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Two transmissible cancers in Tasmanian devils

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Tasmanian devils are marsupial carnivores endemic to the Australian island of Tasmania. Tasmanian devils are considered endangered due to the emergence of a transmissible facial cancer that is spread between animals by the transfer of living allogeneic cancer cells by biting. This cancer, known as Devil Facial Tumour 1 (DFT1), was first observed in 1996, and has spread through devil populations across most of the island. In 2014, a second transmissible facial cancer, DFT2 , was observed in devil populations in Tasmania’s south-east. Considering the rarity of transmissible cancers in nature, it is surprising to find two transmissible cancers in the same species. We have reconstructed the genomes of both DFT1 and DFT2 , and are using these to understand the origins and evolution of transmissible cancers in Tasmanian devils.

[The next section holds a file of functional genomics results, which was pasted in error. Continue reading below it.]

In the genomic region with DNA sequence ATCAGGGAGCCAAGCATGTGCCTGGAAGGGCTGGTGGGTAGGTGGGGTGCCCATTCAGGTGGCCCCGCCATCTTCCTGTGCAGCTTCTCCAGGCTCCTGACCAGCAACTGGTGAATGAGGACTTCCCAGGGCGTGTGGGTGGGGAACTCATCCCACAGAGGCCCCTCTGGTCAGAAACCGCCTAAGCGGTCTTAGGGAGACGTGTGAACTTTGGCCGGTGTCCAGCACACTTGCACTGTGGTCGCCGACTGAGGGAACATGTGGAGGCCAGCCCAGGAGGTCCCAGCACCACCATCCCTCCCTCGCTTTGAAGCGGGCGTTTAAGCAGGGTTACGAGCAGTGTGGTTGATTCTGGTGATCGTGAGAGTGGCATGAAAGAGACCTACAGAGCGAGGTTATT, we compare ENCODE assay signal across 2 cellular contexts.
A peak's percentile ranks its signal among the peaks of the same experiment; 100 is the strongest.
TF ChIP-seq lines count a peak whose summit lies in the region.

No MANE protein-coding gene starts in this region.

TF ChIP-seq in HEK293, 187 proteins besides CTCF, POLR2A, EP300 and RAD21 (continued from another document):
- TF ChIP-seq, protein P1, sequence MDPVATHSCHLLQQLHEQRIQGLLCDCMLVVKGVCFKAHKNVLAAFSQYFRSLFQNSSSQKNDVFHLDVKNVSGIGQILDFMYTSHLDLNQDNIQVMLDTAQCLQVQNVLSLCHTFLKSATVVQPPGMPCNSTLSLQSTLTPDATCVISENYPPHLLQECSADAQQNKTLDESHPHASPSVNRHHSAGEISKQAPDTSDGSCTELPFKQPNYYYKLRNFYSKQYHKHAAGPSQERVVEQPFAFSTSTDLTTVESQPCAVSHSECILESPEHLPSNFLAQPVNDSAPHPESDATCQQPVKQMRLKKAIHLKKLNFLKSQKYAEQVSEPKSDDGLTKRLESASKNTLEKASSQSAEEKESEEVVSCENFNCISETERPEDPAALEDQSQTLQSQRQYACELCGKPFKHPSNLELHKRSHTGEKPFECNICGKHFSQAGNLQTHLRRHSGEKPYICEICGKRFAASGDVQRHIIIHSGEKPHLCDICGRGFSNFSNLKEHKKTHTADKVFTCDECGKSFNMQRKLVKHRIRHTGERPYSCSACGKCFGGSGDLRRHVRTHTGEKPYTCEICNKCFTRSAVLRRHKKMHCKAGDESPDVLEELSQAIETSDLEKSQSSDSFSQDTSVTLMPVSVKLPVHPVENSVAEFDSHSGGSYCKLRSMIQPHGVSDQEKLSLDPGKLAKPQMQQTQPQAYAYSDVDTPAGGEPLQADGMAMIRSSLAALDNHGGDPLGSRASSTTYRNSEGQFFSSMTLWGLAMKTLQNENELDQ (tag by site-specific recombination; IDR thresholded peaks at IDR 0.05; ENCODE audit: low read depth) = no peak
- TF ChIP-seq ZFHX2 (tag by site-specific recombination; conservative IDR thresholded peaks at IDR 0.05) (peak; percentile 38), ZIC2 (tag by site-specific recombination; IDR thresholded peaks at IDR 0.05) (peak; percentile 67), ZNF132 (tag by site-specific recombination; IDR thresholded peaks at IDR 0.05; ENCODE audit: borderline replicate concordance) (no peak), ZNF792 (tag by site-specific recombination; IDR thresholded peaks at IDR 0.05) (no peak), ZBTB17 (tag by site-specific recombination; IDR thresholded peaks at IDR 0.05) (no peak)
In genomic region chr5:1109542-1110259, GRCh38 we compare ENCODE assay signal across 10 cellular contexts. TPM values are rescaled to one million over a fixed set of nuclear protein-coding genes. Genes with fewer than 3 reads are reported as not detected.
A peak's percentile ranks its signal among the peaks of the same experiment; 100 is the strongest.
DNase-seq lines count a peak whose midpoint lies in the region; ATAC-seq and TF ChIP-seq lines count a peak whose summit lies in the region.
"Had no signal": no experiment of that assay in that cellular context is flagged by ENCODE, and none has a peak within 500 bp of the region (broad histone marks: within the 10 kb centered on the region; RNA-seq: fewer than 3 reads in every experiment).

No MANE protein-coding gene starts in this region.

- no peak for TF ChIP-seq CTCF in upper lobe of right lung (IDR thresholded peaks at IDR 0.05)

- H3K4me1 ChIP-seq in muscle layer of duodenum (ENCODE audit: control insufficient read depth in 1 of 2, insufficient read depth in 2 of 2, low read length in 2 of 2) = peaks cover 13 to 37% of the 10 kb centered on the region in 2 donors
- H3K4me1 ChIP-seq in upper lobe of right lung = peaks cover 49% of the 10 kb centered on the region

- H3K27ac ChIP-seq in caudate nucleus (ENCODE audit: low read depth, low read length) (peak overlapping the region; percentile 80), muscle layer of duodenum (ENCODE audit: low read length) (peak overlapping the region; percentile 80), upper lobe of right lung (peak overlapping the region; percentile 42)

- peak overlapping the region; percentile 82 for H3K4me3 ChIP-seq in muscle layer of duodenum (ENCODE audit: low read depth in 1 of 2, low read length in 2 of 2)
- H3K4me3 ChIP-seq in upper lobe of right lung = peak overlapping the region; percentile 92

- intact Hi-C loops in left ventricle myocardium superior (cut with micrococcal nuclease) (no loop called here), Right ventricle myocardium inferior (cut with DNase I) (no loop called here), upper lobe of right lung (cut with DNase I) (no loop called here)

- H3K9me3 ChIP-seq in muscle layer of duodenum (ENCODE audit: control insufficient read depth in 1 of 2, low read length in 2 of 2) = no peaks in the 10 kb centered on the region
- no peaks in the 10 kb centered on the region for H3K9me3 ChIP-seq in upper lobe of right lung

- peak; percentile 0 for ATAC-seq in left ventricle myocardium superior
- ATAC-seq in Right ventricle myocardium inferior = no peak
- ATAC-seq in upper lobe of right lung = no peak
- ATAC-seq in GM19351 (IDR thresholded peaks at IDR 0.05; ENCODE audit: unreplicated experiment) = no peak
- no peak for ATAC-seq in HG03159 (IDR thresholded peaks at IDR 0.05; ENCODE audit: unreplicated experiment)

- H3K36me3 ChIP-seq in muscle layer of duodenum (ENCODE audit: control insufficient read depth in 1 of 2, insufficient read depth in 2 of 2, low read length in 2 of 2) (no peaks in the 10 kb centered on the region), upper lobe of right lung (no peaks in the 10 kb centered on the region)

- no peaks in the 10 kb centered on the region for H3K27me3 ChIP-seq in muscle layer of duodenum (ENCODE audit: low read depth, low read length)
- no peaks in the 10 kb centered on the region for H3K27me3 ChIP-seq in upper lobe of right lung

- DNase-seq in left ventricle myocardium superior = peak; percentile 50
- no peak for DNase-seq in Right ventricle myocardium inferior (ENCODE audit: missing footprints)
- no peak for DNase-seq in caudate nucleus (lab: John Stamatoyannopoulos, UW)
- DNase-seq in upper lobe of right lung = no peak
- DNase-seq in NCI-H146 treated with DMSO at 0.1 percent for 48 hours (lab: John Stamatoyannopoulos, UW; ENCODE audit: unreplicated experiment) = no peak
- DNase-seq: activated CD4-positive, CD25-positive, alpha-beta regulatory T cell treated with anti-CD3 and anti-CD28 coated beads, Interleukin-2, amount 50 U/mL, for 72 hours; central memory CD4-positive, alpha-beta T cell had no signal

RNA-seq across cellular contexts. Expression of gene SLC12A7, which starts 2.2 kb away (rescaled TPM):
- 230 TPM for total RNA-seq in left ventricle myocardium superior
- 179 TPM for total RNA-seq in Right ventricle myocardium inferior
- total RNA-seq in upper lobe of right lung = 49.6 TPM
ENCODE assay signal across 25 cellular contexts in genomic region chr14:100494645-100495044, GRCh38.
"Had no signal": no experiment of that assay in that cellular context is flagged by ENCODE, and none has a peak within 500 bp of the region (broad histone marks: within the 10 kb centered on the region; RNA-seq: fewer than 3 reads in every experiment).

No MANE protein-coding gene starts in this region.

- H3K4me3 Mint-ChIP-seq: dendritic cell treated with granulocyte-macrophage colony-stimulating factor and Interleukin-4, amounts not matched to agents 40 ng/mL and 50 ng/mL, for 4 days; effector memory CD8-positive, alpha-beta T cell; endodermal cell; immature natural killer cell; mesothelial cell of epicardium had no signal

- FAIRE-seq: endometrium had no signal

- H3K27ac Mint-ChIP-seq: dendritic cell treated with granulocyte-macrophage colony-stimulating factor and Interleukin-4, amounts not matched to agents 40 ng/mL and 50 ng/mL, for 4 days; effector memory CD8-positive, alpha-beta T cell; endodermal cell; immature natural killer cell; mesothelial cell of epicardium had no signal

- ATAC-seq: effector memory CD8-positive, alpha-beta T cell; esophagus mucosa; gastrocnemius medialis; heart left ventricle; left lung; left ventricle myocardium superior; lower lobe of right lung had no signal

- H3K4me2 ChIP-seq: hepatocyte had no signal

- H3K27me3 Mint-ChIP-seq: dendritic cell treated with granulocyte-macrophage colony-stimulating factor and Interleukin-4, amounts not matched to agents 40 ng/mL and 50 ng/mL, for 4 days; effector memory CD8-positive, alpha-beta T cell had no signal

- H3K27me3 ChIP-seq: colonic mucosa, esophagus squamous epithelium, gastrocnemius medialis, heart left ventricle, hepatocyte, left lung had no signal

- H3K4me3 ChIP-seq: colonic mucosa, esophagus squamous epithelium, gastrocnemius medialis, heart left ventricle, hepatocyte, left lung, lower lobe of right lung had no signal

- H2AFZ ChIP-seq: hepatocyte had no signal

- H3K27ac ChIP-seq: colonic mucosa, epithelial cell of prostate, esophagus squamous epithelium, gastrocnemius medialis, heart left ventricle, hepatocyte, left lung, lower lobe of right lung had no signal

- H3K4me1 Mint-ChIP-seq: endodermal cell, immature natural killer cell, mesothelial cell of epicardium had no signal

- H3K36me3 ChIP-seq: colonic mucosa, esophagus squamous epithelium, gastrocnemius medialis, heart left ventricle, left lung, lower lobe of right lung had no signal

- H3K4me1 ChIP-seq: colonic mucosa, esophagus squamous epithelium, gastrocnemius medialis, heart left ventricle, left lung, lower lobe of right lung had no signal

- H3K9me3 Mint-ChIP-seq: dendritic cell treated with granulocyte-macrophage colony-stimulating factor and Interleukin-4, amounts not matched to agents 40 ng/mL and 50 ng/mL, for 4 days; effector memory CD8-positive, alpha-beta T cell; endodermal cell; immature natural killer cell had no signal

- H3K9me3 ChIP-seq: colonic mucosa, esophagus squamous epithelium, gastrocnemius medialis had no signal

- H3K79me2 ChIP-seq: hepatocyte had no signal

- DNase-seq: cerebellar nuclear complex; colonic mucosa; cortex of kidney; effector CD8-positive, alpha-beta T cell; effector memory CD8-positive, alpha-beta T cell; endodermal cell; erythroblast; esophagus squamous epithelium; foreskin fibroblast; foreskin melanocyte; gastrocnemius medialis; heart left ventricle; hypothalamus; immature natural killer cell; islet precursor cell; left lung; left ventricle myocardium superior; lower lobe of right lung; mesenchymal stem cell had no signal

This talk is part of the Computational and Systems Biology series.

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